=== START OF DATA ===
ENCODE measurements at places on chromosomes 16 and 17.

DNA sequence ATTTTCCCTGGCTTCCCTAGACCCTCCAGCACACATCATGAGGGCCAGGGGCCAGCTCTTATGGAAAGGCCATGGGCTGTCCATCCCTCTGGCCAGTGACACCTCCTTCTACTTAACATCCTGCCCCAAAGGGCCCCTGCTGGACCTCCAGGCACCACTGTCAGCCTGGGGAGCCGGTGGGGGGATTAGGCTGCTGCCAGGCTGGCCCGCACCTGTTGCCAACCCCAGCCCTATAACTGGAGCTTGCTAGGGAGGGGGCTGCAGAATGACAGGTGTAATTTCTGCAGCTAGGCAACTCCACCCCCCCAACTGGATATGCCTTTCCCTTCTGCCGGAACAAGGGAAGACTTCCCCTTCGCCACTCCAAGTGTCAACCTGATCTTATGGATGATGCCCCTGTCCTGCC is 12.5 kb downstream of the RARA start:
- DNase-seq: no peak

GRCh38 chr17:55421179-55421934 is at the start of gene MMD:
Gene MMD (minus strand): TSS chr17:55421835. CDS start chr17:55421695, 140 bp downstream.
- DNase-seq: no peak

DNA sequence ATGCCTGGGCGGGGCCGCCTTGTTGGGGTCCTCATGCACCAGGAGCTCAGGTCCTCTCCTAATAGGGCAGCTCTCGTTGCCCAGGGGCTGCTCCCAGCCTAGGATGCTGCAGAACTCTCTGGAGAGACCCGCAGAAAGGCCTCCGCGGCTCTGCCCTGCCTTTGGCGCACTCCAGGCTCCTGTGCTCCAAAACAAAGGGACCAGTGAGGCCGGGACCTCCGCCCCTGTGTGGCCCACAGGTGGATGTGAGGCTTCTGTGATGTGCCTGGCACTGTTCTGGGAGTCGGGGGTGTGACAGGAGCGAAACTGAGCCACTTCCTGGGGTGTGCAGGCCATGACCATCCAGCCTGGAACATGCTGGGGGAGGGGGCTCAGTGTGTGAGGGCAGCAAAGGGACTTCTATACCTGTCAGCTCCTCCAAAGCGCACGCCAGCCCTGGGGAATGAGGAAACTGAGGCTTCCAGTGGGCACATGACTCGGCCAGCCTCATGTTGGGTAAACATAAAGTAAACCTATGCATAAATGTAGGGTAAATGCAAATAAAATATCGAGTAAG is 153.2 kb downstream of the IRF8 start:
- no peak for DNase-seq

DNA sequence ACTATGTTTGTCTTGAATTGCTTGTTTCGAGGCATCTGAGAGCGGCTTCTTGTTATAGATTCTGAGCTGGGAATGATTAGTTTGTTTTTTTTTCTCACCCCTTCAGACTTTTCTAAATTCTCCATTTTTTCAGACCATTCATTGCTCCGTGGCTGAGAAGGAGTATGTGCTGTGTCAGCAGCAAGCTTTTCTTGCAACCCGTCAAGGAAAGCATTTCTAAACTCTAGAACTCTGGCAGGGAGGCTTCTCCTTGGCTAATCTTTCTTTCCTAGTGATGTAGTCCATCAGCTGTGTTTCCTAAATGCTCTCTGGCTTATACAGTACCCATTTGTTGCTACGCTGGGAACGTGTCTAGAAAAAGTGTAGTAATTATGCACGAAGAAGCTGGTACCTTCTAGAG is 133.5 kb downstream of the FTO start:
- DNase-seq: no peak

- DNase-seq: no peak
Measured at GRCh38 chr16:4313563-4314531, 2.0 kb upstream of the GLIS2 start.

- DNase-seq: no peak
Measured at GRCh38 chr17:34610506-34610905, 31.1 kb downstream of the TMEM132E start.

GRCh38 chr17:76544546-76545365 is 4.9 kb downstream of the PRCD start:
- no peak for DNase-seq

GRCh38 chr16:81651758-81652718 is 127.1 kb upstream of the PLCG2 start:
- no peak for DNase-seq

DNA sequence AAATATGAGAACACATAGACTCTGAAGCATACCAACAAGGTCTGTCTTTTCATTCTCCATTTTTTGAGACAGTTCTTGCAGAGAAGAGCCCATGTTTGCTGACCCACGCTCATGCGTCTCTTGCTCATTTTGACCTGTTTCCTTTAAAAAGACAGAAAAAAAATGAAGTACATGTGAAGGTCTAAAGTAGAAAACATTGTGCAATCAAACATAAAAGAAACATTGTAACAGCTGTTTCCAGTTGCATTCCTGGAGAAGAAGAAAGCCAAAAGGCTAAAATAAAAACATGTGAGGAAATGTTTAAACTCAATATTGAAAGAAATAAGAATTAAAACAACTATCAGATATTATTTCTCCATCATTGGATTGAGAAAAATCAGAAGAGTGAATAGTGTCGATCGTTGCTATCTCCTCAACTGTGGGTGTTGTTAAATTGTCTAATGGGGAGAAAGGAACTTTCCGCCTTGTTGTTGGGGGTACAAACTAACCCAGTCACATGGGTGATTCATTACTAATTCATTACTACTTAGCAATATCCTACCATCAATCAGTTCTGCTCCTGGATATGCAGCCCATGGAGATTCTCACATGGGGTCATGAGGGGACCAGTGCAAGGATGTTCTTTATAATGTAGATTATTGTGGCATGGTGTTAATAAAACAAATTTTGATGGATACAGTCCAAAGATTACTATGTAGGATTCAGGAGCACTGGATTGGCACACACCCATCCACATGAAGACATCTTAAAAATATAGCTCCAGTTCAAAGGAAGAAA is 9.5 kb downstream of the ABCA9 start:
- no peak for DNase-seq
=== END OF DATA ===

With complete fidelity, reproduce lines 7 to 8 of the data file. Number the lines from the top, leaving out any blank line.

DNA sequence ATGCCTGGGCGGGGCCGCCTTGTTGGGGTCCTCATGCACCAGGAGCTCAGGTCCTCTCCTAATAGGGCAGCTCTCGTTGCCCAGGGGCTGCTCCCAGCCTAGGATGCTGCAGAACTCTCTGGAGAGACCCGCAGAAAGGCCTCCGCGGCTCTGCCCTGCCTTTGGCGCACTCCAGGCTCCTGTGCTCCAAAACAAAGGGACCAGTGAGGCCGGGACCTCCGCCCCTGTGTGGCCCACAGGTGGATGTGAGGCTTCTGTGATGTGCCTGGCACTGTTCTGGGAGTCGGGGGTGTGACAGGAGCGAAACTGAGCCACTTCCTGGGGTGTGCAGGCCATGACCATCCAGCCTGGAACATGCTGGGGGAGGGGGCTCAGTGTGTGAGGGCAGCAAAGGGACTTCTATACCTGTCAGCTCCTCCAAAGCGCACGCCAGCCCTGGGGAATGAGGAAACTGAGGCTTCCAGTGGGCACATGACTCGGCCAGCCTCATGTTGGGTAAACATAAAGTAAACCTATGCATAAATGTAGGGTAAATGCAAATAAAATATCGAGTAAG is 153.2 kb downstream of the IRF8 start:
- no peak for DNase-seq